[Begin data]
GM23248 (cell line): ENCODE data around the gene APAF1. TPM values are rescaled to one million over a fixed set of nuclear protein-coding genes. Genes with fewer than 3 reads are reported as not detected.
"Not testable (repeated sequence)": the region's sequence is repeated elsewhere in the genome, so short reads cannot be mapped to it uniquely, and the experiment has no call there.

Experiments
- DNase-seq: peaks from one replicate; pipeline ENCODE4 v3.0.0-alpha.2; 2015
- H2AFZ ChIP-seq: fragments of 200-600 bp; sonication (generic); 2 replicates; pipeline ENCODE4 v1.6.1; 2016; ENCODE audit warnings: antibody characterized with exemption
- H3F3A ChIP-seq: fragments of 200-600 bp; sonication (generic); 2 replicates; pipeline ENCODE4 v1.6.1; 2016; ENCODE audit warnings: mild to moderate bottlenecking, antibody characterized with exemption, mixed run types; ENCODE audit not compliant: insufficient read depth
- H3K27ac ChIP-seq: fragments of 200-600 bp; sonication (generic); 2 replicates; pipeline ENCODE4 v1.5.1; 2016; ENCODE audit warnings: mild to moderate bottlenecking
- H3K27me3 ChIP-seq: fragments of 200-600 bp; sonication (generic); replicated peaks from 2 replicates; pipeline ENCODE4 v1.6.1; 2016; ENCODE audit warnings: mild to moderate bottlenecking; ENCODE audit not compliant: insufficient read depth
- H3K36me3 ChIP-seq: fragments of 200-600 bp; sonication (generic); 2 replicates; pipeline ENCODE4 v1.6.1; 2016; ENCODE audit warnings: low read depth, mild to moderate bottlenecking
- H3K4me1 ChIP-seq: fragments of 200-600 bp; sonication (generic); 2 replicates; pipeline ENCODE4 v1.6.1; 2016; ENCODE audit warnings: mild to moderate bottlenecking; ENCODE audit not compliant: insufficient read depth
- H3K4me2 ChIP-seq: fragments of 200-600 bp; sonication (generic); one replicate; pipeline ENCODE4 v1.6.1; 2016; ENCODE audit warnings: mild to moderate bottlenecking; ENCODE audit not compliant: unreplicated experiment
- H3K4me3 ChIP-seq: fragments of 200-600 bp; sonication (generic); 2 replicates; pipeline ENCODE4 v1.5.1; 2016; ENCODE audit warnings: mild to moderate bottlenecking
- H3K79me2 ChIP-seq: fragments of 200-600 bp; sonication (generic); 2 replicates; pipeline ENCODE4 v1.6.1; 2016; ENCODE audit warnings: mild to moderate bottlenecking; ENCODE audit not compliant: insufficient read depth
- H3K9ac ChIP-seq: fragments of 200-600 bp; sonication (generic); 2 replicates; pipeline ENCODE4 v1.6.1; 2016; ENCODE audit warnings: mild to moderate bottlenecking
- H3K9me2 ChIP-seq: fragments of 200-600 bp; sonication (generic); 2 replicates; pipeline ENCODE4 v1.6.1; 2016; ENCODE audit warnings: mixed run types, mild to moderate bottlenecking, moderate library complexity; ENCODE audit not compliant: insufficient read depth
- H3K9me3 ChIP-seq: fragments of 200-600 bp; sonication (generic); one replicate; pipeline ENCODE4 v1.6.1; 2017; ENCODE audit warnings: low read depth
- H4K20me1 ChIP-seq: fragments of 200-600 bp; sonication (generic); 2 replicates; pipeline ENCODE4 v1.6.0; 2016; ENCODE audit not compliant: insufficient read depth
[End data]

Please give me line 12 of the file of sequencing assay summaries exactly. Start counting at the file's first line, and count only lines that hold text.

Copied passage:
- H3K4me3 ChIP-seq: fragments of 200-600 bp; sonication (generic); 2 replicates; pipeline ENCODE4 v1.5.1; 2016; ENCODE audit warnings: mild to moderate bottlenecking